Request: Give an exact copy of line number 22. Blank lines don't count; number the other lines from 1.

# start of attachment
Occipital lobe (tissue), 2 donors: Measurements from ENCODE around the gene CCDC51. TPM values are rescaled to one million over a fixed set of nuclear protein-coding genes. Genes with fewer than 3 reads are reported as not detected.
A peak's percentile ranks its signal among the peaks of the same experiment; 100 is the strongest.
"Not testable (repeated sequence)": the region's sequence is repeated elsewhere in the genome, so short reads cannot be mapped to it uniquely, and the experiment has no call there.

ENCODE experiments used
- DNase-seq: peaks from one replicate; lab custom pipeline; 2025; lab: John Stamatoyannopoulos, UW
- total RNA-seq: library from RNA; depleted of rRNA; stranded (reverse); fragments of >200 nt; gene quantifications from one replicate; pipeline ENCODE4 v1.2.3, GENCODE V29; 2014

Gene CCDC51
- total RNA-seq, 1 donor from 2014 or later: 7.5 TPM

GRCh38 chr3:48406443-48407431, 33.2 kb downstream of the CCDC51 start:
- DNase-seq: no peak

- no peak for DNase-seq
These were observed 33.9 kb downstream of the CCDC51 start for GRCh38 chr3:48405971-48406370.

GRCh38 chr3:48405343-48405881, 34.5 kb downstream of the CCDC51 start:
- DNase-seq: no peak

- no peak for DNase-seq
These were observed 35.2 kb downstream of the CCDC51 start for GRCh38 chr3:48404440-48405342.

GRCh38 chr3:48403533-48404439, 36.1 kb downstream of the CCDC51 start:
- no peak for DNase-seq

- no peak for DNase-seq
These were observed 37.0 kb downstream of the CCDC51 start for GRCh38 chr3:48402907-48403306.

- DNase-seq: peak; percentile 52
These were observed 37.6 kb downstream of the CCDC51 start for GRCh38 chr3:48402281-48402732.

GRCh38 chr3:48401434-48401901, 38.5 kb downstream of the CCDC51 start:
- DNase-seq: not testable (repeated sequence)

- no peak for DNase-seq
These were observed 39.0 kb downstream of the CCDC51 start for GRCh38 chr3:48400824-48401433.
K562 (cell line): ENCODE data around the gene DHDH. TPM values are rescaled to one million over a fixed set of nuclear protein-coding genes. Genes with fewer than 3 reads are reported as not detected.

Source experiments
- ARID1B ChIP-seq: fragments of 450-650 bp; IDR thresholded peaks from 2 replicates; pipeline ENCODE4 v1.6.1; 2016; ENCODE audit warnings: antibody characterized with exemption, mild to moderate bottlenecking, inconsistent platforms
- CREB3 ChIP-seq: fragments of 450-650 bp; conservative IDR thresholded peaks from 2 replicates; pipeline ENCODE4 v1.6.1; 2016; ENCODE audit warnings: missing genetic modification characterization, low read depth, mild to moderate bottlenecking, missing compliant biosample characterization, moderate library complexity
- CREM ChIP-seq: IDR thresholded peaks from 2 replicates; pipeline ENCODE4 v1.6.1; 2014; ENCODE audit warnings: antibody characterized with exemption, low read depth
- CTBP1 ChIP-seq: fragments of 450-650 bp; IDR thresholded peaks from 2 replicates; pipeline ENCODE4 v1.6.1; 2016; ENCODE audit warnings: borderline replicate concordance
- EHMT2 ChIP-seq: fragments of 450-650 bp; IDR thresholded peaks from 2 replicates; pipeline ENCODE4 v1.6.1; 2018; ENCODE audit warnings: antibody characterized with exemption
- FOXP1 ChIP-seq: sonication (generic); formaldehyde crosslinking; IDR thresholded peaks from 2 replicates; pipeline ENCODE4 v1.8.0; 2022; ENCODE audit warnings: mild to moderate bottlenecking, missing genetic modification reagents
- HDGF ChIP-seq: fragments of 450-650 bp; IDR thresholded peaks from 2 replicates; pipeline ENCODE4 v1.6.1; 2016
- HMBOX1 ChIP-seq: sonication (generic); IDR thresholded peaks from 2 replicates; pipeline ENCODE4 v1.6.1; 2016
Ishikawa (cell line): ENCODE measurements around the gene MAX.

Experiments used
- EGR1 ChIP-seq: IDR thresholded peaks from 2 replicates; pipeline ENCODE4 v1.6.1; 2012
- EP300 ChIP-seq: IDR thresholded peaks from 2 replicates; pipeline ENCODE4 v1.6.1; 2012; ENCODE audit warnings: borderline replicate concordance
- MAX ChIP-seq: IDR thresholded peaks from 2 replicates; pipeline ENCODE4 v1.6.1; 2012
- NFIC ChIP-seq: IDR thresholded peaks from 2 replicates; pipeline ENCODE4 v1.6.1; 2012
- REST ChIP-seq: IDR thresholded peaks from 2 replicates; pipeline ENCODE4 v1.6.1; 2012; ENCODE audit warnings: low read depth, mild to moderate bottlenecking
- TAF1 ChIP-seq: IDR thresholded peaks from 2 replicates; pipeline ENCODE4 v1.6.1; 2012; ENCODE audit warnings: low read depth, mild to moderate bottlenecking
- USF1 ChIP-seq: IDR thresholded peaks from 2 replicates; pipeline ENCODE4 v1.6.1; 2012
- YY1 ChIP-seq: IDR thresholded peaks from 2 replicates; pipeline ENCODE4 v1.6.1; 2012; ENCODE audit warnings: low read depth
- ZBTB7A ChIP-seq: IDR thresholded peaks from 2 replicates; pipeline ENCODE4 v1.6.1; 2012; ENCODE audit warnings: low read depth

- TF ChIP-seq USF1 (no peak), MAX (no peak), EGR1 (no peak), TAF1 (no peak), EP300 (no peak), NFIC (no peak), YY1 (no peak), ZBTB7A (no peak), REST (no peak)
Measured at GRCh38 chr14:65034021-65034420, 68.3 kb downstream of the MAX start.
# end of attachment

These were observed 37.6 kb downstream of the CCDC51 start for GRCh38 chr3:48402281-48402732.